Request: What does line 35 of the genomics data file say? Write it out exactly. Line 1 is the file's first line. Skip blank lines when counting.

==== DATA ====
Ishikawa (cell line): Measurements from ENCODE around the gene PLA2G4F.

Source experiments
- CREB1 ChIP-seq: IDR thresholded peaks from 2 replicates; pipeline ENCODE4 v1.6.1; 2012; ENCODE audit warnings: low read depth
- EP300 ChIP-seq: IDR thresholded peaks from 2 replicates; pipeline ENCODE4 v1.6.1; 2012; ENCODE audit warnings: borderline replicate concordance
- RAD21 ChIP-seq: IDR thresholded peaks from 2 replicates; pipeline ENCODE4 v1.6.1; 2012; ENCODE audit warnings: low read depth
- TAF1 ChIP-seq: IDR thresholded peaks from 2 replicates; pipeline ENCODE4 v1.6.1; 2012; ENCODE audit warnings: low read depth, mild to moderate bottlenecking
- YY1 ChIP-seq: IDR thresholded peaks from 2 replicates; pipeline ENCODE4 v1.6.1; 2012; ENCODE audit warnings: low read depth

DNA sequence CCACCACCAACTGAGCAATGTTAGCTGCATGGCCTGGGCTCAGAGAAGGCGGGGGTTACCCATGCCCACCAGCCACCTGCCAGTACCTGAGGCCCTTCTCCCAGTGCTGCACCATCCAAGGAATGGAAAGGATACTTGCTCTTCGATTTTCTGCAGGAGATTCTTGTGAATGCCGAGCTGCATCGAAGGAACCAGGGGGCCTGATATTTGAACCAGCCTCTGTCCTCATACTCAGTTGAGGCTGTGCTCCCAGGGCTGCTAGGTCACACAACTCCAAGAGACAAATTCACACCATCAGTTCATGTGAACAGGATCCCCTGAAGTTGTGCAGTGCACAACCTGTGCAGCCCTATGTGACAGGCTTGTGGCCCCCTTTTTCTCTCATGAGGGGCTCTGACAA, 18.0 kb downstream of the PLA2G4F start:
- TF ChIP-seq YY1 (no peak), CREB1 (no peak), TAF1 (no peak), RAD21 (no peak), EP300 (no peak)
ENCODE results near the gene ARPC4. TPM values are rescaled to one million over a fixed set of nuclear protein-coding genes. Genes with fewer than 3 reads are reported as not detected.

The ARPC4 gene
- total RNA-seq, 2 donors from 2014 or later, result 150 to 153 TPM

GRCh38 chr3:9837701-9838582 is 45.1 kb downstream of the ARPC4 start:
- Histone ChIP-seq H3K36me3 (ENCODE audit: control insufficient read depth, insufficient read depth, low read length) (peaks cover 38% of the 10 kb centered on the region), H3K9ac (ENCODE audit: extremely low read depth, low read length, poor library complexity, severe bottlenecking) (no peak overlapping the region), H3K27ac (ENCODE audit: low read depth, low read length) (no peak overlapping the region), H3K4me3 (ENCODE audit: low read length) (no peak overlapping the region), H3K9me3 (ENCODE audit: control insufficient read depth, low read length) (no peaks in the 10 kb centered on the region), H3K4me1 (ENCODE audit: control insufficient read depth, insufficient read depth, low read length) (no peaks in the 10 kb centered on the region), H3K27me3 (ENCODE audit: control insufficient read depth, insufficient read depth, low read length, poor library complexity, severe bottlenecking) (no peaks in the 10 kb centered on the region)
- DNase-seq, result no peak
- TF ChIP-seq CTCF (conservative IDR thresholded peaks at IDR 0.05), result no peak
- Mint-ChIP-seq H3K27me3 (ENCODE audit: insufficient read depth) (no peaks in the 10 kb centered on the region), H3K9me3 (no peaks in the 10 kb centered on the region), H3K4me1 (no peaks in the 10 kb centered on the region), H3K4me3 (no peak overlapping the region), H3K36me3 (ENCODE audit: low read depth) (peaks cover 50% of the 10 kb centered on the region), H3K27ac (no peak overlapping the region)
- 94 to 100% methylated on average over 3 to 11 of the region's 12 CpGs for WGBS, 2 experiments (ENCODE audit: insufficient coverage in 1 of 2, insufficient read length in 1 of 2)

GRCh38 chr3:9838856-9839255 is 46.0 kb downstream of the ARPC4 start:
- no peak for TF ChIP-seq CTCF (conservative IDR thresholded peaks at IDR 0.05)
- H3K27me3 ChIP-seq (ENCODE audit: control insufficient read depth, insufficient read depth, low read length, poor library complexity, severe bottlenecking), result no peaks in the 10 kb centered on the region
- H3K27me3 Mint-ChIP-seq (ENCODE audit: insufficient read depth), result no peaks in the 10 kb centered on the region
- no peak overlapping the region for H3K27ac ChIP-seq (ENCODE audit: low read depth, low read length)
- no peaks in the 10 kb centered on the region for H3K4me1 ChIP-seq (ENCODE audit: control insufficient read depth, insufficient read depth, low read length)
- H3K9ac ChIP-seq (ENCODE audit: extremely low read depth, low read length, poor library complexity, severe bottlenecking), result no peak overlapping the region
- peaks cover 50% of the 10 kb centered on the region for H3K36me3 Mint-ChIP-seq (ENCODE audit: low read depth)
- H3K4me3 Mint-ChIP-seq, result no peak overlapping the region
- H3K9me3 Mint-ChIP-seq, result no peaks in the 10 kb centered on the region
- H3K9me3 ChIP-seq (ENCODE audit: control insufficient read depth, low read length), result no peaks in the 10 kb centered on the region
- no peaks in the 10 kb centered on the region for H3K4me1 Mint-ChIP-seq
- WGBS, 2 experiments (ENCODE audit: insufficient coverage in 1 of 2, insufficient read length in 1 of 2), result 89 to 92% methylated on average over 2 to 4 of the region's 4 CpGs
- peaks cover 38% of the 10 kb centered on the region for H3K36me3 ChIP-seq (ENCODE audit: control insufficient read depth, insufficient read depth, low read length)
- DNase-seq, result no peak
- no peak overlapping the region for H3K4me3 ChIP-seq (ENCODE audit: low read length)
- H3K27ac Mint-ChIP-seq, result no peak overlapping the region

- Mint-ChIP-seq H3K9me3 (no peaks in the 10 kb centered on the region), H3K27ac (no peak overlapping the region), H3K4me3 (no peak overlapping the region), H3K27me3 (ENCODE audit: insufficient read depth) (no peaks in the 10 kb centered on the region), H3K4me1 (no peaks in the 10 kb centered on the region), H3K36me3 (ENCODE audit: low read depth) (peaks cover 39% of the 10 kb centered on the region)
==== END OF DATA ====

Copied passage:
- H3K27ac Mint-ChIP-seq, result no peak overlapping the region